Econ Adviser Almost Resigned Over Trump's Charlottesville Response

Lester Mason
August 25, 2017

Mr Cohn told the Financial Times that "citizens standing up for equality and freedom can never be equated with white supremacists, neo-Nazis, and the KKK".

President Donald Trump will start publicly campaigning for the tax reform plan next week, chief economic advisor Gary Cohn said.

Trump failed to single out white supremacists for their role in the bloodshed, saying there was blame "on both sides", and that there were "very fine people" among the white supremacist protesters, who were opposing the removal of a statue honoring Civil War icon Robert E Lee.

On Thursday, before Cohn's interview was published, the New York Post printed a column from an editor denouncing "the obscene effort to shame 'Trump's Jews.'" While quotation marks were placed around the phrase "Trump's Jews", there was no attribution.

The markets were spooked last week amid fears that Mr. Cohn would resign, and United States stocks dropped until the White House denied the rumor. "But I also feel compelled to voice my distress over the events of the last two weeks".

Mr Cohn, a major supporter of Jewish causes, faced strong criticism from some Wall Street colleagues and friends over his decision to stay.


Another Jewish-American in the administration, Treasury Secretary Steven Mnuchin, also faced calls to quit in the aftermath of Charlottesville, but has refused to do so, and has staunchly defended Trump.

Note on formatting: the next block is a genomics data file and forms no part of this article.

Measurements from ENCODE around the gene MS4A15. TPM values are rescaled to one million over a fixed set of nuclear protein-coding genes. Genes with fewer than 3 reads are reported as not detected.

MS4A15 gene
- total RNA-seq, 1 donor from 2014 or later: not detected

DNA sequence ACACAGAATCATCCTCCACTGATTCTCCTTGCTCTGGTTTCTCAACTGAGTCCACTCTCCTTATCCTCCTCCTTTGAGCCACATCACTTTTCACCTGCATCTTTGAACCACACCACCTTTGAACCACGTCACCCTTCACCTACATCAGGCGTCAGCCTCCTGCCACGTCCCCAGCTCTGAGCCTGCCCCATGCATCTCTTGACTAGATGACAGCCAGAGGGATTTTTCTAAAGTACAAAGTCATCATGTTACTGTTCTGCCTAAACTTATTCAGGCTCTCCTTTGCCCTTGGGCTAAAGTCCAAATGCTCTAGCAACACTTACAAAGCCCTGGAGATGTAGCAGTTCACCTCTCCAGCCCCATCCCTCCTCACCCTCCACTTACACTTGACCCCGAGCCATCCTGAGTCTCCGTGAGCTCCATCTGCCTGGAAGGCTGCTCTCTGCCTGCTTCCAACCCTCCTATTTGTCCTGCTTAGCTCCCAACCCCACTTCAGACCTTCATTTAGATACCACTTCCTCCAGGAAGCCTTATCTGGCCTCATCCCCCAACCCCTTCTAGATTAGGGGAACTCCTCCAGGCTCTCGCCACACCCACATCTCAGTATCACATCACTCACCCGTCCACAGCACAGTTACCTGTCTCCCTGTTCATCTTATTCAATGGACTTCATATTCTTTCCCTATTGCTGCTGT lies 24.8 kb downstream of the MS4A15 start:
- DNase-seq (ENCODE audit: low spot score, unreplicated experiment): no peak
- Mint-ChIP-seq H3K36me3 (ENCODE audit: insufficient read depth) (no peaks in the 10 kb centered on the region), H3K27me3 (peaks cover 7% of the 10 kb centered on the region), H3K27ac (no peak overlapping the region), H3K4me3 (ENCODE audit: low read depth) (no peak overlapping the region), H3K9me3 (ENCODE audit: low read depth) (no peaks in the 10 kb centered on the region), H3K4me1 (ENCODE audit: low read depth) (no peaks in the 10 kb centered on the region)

The path on tax reform comes in contrast to early assertions from Trump and the White House that the West Wing would take the lead on crafting the plan.

"Starting next week the president's agenda and calendar is going to revolve around tax reform", Cohn said. Cohn is a former executive at Goldman Sachs.

The time frame for the plan's release is unclear, but administration and congressional officials have indicated they intend to release more details or a full plan in September. He met with Trump privately at the president's golf club in New Jersey last Friday. "I don't know how long it will take to actually mark up the bill, but I do think it can pass both of the tax committees and both chambers in 2017", Cohn said.

The president has said on several occasions that he condemns white-supremacist groups and believes all racist sentiment is "evil", but his own recounting of his words has omitted controversial phrases that aroused the most opposition - that "both sides" were responsible, or, as he said a day after the fatal auto attack, that "many sides" were involved.

Cohn is known to be interested in becoming chairman of the Federal Reserve and still sees that as a possibility. One person briefed on Mr. Cohn's discussions with the president said that Mr. Cohn had made clear to Mr. Trump how upset he was, and that he planned to be candid publicly about it if asked.

Other reports by Iphone Fresh

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